“Follow your dreams! You can do it,” encouraged Mom.
“Go for it,” said Chubby.
No kid could have tried harder to make the high school basketball team. My toes were bloody, my knees ached, and my palms were raw. But no matter how hard I tried, I couldn’t palm big balls with small hands.
Even though I lacked talent, my hard work paid off. I made the team. But I was disappointed and wrong about the dream. That basketball season was one of the worst experiences of my life.
Why you can’t palm big balls with small hands
I never started a game, and rarely even played. I rode the bench all season. It didn’t matter how hard I practiced. I simply didn’t have the height, hand size, dexterity or speed to become more than a mediocre player.
That experience was quite a lesson for me. Striving to be what I couldn’t be brought me absolute misery. I discovered a harsh reality: following a dream might not be all it’s cracked up to be.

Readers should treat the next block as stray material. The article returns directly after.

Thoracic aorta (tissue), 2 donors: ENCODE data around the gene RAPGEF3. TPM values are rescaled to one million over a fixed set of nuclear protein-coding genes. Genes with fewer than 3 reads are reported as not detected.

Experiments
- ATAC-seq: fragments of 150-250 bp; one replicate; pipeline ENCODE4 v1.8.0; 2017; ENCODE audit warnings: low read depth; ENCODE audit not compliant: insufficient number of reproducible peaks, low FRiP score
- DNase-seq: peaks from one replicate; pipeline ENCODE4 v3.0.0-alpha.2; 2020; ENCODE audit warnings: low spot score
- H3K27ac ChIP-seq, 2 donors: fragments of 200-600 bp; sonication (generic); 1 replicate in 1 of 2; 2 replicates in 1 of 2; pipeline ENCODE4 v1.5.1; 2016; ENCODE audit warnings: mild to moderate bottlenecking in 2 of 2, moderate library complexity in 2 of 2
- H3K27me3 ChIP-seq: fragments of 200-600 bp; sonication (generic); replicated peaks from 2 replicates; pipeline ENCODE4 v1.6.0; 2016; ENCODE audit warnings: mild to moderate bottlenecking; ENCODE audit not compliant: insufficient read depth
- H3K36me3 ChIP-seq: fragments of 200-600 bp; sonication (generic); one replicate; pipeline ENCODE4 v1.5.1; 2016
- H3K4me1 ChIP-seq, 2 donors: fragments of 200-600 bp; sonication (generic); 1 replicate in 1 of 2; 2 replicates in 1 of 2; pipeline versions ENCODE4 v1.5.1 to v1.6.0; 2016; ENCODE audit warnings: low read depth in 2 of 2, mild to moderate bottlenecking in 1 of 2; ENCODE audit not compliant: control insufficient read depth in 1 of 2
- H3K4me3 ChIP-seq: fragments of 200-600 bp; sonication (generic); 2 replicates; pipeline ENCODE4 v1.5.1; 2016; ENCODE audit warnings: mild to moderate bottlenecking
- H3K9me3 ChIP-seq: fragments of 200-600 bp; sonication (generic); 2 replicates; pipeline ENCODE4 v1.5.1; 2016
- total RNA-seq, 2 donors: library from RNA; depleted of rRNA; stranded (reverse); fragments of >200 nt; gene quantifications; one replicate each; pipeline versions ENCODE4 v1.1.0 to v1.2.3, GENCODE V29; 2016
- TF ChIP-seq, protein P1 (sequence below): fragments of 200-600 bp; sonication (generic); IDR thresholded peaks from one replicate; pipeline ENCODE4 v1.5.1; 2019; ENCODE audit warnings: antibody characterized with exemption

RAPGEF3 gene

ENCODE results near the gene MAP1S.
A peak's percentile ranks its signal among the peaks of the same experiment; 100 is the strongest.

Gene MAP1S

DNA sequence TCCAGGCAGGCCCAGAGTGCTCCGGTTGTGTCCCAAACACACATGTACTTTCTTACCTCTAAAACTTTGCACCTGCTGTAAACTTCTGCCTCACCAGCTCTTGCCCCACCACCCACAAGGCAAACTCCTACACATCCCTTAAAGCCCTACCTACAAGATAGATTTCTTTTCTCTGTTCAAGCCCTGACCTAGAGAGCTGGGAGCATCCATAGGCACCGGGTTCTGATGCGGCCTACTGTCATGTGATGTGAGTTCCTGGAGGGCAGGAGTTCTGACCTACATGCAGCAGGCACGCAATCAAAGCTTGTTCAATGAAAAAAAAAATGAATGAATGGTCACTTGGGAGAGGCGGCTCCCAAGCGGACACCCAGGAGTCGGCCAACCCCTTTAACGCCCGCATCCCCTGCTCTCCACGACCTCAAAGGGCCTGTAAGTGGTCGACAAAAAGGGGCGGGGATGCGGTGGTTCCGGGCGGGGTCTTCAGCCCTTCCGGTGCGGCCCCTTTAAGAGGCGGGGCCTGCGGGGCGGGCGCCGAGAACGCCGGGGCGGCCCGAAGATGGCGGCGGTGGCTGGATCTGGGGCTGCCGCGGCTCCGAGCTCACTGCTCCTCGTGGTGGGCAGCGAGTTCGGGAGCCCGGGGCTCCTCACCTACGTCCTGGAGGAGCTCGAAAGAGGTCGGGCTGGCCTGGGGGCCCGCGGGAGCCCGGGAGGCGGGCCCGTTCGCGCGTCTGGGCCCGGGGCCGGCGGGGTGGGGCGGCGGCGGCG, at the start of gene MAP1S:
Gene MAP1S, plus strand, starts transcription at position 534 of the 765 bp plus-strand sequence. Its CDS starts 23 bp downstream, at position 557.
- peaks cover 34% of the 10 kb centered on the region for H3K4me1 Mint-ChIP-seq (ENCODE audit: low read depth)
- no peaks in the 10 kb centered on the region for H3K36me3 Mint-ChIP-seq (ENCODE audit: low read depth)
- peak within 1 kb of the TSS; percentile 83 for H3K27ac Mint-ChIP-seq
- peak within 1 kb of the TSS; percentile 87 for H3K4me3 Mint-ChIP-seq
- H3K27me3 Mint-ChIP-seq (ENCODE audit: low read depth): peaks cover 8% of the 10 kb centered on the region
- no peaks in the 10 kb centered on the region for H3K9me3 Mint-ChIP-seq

I expect most parents do what my parents did; encourage their kids to follow their dreams. But is this really good advice?
Perhaps our children should first discover what they have the greatest aptitude to do, then get passionate about that. In other words, let passion follow talent.
How to let passion follow talent
In raising my sons, I developed this 4-Step Dream Check to consider before they pursed dreams:
Evaluate your natural propensities. (Take physical, verbal and mental aptitude tests early in life.)
Consider the probability of success. (Gifted actors/actresses sometimes fail because success may require connections and/or luck.)
Assess what life will be like if you succeed. (If you aspire to political office, be prepared to live in a fishbowl.)Visualize success with your natural gifts. (Then ask yourself, “Will passion follow?”)
Here’s a nutshell version of my 4-Step Dream Check:
Do I have the ability?
What are my odds?
Is it the life I want?
Will passion follow?
I’ve found it’s easy to love what I’m good at and darn hard to palm big balls with small hands.